Love Pinot Noir? Five Other Styles to Discover

Pinot Noir has an alluring combination of delicacy and intensity but there are alternatives...

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Pinot noir

Pinot Noir has an alluring combination of delicacy and intensity but there are alternatives...

© Shutterstock

1. Gamay

A genetic offspring of Pinot Noir, Gamay has always been somewhat overshadowed by its celebrated parent. Indeed, in the 14th century Gamay was forcibly removed from the Côte d’Or, but made a very successful home on the granite soils of nearby Beaujolais. Sharing Pinot Noir’s pale colour and light tannins, Gamay became inextricably linked with light, quaffable Beaujolais Nouveau, but in the right hands is capable of so much more.

Look to the crus at the northern end of Beaujolais for abundant evidence of this grape’s ability to make serious, age-worthy, deliciously gastronomic and good value styles that, especially as they mature, can taste deceptively like Pinot Noir. Domaine Jean Marc Burgaud in Morgon and Clos de la Roilette in Fleurie both demonstrate the greatness of Gamay, supported by a small, disparate band of international examples, including Te Mata in Hawkes Bay, New Zealand.


2. Grenache

Pinot Noir famously thrives in cooler climates: think Burgundy, Oregon and New Zealand. Anyone seeking that pale, silky, invitingly aromatic character from hot Mediterranean climes could do a lot worse than turn their attention to Grenache. Yes, there’s likely to be a whiff of garrigue that you wouldn’t expect from Burgundy, but Grenache – or Garnacha as it’s known in Spain – shares Pinot’s ability to combine charm with seriousness.

Unlike Pinot Noir, Grenache often works its magic in a blend. Perhaps that’s one reason why it remains relatively low key despite such a prolific presence across southern France and north-eastern Spain. Château Rayas of Châteauneuf-du-Pape is among the most famous examples of Grenache’s greatness, but the variety is increasingly being allowed to shine further afield too. Look out for the dancing perfume of Yangarra in Australia’s McLaren Vale or South Africa’s Swartland stars, David & Nadia.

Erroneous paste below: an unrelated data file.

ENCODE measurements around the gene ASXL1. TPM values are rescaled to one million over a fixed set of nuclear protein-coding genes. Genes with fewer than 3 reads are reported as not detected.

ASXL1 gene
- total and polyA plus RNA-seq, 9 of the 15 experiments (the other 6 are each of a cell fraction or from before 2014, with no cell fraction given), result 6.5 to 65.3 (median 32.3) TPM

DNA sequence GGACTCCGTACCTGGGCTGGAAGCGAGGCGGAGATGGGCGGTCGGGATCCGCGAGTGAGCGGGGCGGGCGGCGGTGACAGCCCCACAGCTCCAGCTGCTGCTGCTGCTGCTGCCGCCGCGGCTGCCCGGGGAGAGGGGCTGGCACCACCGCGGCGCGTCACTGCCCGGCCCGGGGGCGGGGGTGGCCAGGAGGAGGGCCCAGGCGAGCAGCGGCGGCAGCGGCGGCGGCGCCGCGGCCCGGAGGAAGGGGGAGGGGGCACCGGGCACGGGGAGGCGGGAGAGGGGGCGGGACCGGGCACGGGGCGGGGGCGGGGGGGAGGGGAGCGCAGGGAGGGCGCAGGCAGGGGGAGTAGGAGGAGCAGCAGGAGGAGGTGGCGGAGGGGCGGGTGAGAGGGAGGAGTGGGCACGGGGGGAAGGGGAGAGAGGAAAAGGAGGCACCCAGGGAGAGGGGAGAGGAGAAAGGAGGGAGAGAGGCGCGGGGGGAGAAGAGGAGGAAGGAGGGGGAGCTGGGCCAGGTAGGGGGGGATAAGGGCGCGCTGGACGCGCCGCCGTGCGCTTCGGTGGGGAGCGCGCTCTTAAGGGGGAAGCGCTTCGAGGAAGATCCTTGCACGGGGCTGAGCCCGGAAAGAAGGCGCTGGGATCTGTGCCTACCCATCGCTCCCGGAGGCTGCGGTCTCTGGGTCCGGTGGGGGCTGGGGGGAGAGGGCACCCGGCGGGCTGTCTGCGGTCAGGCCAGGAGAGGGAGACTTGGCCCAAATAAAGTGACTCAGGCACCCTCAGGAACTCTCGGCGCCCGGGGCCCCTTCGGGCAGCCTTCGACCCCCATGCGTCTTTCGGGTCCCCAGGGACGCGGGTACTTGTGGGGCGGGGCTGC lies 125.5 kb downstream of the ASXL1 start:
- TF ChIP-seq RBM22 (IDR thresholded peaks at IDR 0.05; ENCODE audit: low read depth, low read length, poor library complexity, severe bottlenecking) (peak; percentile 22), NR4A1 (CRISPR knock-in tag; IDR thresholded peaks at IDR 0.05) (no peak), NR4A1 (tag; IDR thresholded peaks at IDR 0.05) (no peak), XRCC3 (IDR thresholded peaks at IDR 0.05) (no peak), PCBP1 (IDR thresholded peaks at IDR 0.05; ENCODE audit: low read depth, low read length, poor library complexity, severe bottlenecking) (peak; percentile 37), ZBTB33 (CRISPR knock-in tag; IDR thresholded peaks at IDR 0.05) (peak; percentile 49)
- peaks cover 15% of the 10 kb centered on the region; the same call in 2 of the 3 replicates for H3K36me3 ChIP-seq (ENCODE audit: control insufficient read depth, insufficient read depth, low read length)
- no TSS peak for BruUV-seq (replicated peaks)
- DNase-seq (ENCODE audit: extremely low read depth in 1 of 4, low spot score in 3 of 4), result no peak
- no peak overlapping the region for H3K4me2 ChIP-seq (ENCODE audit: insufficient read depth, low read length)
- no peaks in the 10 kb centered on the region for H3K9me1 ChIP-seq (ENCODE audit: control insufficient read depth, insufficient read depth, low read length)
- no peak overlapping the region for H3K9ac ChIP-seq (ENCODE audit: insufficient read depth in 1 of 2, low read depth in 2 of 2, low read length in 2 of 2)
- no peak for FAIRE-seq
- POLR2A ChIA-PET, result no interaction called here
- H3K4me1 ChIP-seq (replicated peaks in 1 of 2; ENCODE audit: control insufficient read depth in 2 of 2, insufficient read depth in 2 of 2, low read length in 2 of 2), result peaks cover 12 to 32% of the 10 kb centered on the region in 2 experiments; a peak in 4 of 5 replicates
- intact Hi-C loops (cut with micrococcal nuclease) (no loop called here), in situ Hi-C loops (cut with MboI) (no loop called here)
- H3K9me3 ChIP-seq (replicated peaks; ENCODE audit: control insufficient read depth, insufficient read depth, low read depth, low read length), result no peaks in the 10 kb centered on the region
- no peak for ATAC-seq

3. St. Laurent

Thought to be another offspring of Pinot Noir, after it was brought to Austria from Burgundy by Cistercian monks in the 12th century, St. Laurent certainly shares its velvety charms. Like Pinot, St. Laurent keeps winemakers on their toes with a sensitive personality and frustrating susceptibility to rot. For those producers prepared to lavish attentive care however, St. Laurent can really bloom, making this relatively rare variety well worth seeking out on a wine list.

St. Laurent thrives on the poor limestone soils of Austria’s Thermenregion but good examples can also be found in the nearby Burgenland. In warmer years this variety can take on the black fruit and pepper reminiscent of Syrah, but cooler years lend St. Laurent a distinctly Pinot-like elegance, with smooth tannins, enticing fragrance and reliably moderate alcohol levels. Johanneshof Reinisch in Thermenregion is a particular St. Laurent specialist, with Pittnauer making prime examples in Burgenland.

 

4. Nebbiolo

That delicate colour and haunting fragrance of good Nebbiolo is a siren call for Pinot Noir fans. Add in the highly nuanced complexities of single vineyard expressions from the patchwork of Piedmont’s Barolo or Barbaresco and you have the perfect recipe to captivate a hardened Côte d’Or disciple.

The combination of firm tannins and plenty of acidity can make Nebbiolo more challenging to approach than silky Pinot Noir, especially in its youth. But lock those more austere styles away in the cellar for a while and find them transformed into a seductively autumnal mix of sour cherry fruit, leather and forest floor. As with great Pinot, mature Nebbiolo is a wine to contemplate quietly on a long winter evening. Names such as Gaja and GD Vajra are reliable guides, but Australian Luke Lambert is catching attention for his captivating Yarra Valley expression of Nebbiolo.


5. Poulsard

Sandwiched between Burgundy and Switzerland in the foothills of the Alps lies the Jura region. Perhaps best known for its delicious Comté cheese, the Jura is also home to a handful of local varieties that have been exciting sommeliers and adventurous wine lovers in recent years. Among these is the enchantingly perfumed, pale, delicate Poulsard, also known as Ploussard.

Like Pinot, this is a sensitive variety that requires careful management to avoid its natural lightness turning into tart leanness. Handled correctly though, Poulsard delivers invigorating refreshment and personality, characterised by fine tannins, savoury herbs, mouth-watering acidity and sour cherry fruit. Jean-Louis Tissot is known for his distinctive examples, while fans of top Burgundy estate Marquis d’Angerville should seek out the Poulsard from their exciting Jura venture, Domaine du Pélican.

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